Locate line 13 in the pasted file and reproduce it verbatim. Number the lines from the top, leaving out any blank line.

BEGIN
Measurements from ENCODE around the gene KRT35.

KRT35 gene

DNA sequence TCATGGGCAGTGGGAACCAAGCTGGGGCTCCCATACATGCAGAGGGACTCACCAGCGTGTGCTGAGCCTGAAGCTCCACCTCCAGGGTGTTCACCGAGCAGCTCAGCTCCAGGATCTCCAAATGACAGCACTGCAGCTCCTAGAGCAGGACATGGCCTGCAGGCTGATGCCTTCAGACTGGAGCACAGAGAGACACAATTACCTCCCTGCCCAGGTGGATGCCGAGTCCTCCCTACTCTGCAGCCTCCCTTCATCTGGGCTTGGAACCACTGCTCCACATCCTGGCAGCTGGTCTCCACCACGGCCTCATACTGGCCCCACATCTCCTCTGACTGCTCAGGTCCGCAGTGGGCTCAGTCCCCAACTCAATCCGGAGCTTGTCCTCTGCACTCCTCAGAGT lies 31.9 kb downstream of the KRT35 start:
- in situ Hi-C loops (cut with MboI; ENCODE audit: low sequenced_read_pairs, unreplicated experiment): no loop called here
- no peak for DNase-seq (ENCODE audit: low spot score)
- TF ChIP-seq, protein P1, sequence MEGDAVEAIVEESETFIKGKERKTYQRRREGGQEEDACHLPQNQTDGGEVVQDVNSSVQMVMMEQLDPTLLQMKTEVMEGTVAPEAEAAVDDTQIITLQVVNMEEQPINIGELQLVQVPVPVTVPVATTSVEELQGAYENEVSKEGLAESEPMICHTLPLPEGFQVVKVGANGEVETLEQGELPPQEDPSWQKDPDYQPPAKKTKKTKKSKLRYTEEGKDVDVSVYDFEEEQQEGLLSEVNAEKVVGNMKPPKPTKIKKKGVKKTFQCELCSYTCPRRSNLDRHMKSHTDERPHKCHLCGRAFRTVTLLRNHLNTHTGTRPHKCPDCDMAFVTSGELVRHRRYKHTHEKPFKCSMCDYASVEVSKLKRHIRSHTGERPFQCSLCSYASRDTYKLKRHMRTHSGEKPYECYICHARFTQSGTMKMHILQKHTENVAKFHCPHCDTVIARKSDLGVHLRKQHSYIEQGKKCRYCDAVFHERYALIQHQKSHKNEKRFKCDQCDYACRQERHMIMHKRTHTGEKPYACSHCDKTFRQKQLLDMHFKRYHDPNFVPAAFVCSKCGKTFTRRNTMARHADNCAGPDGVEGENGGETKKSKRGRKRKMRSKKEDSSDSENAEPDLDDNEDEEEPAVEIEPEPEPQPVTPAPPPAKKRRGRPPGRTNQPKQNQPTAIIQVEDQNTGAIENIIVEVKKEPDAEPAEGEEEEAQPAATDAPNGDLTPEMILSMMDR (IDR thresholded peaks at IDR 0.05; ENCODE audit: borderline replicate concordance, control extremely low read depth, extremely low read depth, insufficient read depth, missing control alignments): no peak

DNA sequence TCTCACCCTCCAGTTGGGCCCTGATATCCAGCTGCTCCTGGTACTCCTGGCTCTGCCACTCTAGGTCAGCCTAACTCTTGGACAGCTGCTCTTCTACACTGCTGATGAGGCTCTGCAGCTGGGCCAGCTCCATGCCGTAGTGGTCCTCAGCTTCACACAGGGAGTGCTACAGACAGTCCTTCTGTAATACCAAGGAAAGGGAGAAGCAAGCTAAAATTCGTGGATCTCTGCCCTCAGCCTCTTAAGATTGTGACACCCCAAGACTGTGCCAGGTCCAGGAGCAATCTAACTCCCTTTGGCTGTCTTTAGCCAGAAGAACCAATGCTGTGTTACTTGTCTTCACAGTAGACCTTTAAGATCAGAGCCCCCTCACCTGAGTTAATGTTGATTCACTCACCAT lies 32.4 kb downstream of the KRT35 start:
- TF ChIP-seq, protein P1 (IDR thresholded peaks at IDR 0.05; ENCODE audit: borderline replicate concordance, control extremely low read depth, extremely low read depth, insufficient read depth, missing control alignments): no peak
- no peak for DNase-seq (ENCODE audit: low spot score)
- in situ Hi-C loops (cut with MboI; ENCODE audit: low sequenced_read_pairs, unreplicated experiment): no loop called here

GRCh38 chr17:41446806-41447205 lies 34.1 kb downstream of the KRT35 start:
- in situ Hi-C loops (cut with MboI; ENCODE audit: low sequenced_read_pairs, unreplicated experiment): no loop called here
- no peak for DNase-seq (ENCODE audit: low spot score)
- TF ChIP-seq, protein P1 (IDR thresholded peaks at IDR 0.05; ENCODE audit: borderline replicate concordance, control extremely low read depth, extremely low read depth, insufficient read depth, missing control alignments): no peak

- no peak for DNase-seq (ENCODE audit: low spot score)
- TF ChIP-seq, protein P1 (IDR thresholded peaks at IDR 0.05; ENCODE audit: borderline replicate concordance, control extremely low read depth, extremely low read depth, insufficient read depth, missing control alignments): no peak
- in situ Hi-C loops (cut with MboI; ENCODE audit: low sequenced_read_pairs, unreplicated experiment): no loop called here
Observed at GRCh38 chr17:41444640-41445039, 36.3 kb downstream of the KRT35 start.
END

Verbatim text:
- no peak for DNase-seq (ENCODE audit: low spot score)